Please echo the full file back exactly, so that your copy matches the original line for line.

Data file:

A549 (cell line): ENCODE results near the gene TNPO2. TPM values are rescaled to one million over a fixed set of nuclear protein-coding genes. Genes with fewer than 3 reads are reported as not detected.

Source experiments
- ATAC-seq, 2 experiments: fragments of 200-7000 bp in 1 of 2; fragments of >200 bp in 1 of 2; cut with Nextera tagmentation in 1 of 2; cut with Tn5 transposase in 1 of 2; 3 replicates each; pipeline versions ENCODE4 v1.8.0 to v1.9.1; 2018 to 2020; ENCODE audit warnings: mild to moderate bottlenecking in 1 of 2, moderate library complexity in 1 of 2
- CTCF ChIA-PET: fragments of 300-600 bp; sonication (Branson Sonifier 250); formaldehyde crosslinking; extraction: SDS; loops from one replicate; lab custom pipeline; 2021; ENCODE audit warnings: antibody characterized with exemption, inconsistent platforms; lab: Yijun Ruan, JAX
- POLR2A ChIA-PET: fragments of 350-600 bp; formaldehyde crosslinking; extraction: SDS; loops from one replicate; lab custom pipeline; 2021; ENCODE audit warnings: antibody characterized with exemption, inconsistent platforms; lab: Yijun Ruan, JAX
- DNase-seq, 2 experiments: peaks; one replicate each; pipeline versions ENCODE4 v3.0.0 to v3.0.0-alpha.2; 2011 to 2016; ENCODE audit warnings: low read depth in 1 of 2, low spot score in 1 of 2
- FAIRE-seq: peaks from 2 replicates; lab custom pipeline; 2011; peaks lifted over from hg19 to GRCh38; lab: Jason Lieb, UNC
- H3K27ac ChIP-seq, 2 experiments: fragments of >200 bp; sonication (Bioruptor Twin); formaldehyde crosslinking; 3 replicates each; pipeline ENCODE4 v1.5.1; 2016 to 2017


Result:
A549 (cell line): ENCODE results near the gene TNPO2. TPM values are rescaled to one million over a fixed set of nuclear protein-coding genes. Genes with fewer than 3 reads are reported as not detected.

Source experiments
- ATAC-seq, 2 experiments: fragments of 200-7000 bp in 1 of 2; fragments of >200 bp in 1 of 2; cut with Nextera tagmentation in 1 of 2; cut with Tn5 transposase in 1 of 2; 3 replicates each; pipeline versions ENCODE4 v1.8.0 to v1.9.1; 2018 to 2020; ENCODE audit warnings: mild to moderate bottlenecking in 1 of 2, moderate library complexity in 1 of 2
- CTCF ChIA-PET: fragments of 300-600 bp; sonication (Branson Sonifier 250); formaldehyde crosslinking; extraction: SDS; loops from one replicate; lab custom pipeline; 2021; ENCODE audit warnings: antibody characterized with exemption, inconsistent platforms; lab: Yijun Ruan, JAX
- POLR2A ChIA-PET: fragments of 350-600 bp; formaldehyde crosslinking; extraction: SDS; loops from one replicate; lab custom pipeline; 2021; ENCODE audit warnings: antibody characterized with exemption, inconsistent platforms; lab: Yijun Ruan, JAX
- DNase-seq, 2 experiments: peaks; one replicate each; pipeline versions ENCODE4 v3.0.0 to v3.0.0-alpha.2; 2011 to 2016; ENCODE audit warnings: low read depth in 1 of 2, low spot score in 1 of 2
- FAIRE-seq: peaks from 2 replicates; lab custom pipeline; 2011; peaks lifted over from hg19 to GRCh38; lab: Jason Lieb, UNC
- H3K27ac ChIP-seq, 2 experiments: fragments of >200 bp; sonication (Bioruptor Twin); formaldehyde crosslinking; 3 replicates each; pipeline ENCODE4 v1.5.1; 2016 to 2017